非常感谢设计方Manuel Herz Architects将英文介绍和项目图片授权JoyLink发行。
In order to integrate the Jewish community center into the residential neighborhood of the “Mainzer Neustadt”,dating back to the late 19th century, the ‘perimeter block pattern’ (Blockrandbebauung) dominant in the area is used as an urban concept. The volume of the building is situated parallel to the streets and its facades are in line with the existing neighboring buildings, thus creating a contained street space. The use of the urban figure of the perimeter block pattern for the building, highly unusual for religious buildings, also questions the position of sacrality within the urban context. By orienting the part of the building housing the synagogue towards the East two squares or open spaces are created: An internal garden for the community offering room for recreation and celebration and a public square in front of the main entrance oriented towards the city center and offering an open space to the neighborhood within a densely built-up urban fabric. The absence of any kind of gating or barriers means that this square has become a truly public space that is used for everyday activities by the general public, rare for a religious building, especially for a synagogue, in Germany.
The urban context is dominated by high residential buildings of six to eight floors, that are marked by a firm and solid appearance. As the program for the synagogue and community center demands its main functions to be located on ground floor, the building rises to significant heights for reasons of functional or spatial quality, otherwise remaining low. Thus a volume is shaped that continiously alternates between high and low points, thereby formulating an urbanistic response to its context. The precise articulation of this profile is informed by the theme of writing and its relationship to space: In its history Judaism has never developed a strong tradition of building. Nor has it developed architectural styles that, as is the case in other religions, try to translate certain values and credos into built space. Instead, writing could be seen as a replacement for spatial production in Judaism. Specifically the Talmud, written after the destruction of the second Temple and the beginning of Diaspora, can be viewed as a response to the loss of Jerusalem as Judaism’s central place, and as an alternative spatial model. The dimension of the architectural traverses throughout the whole Talmud, from the content of individual chapters, via its method of redaction, to the techniques of arguing and debating of the Rabbis in its pages. Also on the level of individual words and letters, an object quality is expressed in the writings. The Hebrew word for ‘word’ ( דבר – Davar) has the additional meanings of thing or object.
The synagogue is accessed through the main foyer. The organization of a synagogue space is usually characterized by a certain inner contradiction: Synagogues are on one hand oriented and directed towards East or Jerusalem.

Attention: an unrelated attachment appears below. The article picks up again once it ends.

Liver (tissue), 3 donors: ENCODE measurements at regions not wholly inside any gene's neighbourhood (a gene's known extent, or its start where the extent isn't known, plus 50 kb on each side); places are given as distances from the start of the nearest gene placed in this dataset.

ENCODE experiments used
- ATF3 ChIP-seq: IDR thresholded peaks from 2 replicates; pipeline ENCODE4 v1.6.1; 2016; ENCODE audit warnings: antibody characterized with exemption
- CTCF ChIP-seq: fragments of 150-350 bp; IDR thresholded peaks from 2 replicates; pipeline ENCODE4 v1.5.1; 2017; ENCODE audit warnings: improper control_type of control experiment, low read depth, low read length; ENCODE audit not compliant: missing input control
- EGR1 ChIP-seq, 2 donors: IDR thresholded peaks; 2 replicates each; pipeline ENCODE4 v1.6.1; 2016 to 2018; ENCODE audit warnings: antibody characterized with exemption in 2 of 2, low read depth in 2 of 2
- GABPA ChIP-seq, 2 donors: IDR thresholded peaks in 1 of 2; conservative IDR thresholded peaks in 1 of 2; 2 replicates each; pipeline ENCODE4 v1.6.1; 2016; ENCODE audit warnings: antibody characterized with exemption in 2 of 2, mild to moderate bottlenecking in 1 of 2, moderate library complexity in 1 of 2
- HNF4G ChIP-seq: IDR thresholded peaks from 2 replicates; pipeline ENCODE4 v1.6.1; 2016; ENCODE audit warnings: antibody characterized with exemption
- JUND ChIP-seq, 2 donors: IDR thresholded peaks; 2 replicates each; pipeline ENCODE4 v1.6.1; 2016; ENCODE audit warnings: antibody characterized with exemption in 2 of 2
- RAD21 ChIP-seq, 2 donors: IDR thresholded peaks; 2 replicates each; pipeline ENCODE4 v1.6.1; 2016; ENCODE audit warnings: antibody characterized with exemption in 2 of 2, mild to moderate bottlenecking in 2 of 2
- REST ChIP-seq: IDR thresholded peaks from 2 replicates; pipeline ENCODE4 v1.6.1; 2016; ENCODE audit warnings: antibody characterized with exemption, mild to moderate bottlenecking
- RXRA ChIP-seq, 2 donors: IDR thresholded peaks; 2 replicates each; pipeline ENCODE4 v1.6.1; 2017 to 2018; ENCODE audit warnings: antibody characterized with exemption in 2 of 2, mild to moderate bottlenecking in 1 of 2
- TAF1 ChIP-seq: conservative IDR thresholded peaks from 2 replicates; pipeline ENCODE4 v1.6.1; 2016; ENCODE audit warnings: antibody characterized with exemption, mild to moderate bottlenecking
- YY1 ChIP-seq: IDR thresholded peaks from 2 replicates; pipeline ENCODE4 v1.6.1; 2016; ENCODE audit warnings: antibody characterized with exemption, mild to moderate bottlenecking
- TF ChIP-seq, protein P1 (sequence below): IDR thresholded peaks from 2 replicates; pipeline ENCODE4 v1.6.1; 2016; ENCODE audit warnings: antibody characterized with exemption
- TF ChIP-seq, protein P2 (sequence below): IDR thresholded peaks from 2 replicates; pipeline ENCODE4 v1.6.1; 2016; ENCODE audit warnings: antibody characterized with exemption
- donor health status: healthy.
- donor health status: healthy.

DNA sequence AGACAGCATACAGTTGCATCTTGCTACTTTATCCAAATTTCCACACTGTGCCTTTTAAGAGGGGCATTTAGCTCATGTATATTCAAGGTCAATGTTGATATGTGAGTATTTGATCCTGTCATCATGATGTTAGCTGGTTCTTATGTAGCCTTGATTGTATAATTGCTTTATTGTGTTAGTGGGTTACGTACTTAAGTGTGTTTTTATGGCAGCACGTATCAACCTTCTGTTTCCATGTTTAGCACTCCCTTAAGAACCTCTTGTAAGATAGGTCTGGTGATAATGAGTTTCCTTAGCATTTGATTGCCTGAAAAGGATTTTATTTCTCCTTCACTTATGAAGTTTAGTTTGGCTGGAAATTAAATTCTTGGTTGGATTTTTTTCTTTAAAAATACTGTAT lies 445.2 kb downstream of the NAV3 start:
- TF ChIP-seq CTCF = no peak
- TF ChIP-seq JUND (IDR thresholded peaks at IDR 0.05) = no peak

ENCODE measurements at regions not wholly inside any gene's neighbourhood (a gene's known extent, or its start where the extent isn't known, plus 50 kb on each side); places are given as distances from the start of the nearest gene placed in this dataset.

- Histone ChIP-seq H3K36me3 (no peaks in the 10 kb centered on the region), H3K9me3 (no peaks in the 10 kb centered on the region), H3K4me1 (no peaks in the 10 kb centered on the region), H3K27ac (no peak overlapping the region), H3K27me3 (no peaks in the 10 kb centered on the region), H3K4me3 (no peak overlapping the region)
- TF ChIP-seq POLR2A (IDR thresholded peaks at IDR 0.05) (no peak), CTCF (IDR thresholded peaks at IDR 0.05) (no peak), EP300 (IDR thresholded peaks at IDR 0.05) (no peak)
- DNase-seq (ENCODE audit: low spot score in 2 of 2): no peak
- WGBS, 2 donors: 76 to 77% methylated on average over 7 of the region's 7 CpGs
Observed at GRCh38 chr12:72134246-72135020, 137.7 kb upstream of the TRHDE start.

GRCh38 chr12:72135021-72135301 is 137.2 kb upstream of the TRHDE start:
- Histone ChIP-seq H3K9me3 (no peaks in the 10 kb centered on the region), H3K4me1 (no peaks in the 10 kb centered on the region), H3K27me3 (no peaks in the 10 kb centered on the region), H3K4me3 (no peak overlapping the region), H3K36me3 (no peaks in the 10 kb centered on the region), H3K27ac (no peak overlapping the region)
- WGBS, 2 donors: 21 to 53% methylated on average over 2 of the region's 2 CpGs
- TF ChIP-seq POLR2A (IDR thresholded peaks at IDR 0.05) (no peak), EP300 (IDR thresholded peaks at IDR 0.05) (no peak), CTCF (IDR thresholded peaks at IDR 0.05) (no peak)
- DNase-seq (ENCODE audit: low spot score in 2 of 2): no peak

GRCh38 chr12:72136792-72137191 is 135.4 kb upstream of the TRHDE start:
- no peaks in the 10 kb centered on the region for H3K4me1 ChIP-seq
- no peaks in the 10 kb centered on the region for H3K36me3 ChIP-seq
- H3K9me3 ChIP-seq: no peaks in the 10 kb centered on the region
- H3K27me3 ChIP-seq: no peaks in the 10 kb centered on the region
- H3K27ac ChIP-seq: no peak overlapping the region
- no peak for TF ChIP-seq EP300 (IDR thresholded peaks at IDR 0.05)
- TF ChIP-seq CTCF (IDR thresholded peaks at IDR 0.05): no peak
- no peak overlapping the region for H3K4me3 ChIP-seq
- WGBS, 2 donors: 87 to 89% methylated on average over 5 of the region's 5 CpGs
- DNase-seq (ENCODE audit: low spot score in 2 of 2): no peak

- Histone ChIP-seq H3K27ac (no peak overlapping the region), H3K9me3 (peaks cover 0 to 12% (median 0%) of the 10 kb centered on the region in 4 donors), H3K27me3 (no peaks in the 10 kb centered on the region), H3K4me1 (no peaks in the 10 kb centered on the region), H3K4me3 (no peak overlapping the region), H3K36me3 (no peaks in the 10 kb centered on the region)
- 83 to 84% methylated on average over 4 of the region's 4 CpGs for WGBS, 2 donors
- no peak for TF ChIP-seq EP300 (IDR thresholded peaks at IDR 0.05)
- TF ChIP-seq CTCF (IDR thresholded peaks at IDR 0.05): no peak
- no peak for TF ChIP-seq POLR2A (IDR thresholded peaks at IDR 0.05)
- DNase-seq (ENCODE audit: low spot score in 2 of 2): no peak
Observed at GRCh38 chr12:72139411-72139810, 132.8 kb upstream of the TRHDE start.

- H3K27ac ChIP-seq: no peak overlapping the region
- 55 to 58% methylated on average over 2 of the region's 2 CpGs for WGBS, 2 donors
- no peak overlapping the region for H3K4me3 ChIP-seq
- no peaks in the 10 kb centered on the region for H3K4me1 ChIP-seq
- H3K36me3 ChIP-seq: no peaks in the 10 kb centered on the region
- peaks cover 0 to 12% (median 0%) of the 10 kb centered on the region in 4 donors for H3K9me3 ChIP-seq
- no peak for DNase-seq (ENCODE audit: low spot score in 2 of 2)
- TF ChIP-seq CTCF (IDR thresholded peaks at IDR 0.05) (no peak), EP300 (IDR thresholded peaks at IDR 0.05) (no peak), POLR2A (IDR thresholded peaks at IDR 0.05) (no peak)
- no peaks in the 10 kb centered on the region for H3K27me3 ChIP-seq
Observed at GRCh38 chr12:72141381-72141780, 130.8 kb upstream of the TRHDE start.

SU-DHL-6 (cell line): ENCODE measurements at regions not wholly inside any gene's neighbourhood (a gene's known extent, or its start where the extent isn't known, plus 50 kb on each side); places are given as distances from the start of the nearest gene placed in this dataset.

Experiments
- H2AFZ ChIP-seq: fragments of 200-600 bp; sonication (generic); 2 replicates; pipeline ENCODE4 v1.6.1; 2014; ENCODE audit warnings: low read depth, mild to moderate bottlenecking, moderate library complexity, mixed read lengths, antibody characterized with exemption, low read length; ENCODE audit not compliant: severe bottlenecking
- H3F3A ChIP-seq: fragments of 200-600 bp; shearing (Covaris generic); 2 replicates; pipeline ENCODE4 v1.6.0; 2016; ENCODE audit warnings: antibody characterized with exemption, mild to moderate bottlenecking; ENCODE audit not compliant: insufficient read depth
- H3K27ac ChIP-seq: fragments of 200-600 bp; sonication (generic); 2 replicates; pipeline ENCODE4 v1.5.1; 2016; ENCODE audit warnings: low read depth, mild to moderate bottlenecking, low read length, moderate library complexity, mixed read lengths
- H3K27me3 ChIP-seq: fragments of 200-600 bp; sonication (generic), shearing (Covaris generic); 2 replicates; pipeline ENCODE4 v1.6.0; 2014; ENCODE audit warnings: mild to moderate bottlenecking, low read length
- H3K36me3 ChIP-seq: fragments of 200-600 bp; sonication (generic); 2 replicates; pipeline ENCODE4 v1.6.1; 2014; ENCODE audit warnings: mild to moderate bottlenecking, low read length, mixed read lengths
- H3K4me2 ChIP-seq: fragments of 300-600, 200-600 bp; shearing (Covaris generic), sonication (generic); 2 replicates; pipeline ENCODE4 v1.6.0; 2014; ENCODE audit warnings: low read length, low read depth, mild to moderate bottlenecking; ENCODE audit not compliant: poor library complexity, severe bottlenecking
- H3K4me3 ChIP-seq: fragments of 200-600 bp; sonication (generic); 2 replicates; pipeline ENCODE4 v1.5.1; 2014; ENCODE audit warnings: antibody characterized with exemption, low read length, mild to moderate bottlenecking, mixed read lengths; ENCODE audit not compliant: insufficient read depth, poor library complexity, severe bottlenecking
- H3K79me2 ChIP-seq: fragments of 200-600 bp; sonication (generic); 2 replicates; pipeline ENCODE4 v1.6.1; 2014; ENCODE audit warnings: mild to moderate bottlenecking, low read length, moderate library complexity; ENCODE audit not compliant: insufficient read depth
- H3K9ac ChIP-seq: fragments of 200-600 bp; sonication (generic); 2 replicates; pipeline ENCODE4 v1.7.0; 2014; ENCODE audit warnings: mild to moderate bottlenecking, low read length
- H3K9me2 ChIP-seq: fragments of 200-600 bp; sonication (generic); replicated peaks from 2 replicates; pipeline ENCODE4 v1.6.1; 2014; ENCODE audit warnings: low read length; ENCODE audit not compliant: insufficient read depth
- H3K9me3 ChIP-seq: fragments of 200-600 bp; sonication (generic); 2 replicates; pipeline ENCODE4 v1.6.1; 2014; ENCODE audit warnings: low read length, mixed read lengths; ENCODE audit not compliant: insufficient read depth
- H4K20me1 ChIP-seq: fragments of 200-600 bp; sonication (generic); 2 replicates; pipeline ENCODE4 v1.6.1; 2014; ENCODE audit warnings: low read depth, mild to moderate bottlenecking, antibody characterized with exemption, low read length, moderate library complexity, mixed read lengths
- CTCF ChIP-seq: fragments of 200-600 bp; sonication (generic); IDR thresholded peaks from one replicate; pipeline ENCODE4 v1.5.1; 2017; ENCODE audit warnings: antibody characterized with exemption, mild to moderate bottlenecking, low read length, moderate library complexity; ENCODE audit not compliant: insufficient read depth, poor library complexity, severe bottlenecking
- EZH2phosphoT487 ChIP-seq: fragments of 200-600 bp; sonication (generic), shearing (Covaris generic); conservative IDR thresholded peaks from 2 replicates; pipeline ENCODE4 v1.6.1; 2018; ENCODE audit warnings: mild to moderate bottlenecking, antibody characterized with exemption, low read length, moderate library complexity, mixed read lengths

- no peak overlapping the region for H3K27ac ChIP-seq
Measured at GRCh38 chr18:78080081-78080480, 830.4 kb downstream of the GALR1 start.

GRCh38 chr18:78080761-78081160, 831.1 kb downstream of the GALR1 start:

On the other hand, as the reading of the Torah is performed from a central position in space and from the midst of the community, emphasis lies on a centralized space. This inherent contradiction is spatially resolved by a hornlike roof that distinctly orients the space towards the East, but bringing the light right into the center of the space,falling exactly onto the position from where the Bible is read. The horn references the ‘shofar’ (ram’s horn) which, going back to the prevented sacrifice of Isaac by his father Abraham, symbolizes the connection and trust between mankind and the divine.
Furthermore, the Jewish community center houses office spaces, school rooms and two apartments as well as the multipurpose space of the community. This multipurpose space represents the social and cultural heart of the community and will be used for internal purposes as well as for public events for and by the whole city.
The Community Jewish communities in Germany are often marked by the desire not to raise much attention with their activities. They play only a minor role in the social and cultural live of a city. This synagogue, in a city of one of the most important Jewish communities, tries to help develop a different consciousness. The new synagogue is a building that with confidence marks a new active place on the map of the city. It wants to attract the inhabitants of the city, Jews as well as non-Jews, for them to participate in its religious, social and cultural activities. It is a building that will raise attention, maybe questions, doubts, interests or maybe even anger, but also hope. First and foremost it is a building that will help make the Jews of Mainz into a visible and active part of society and link them with their rich history. In Germany, a country where synagogues always also have a political relevance, this building shows the power of Diaspora.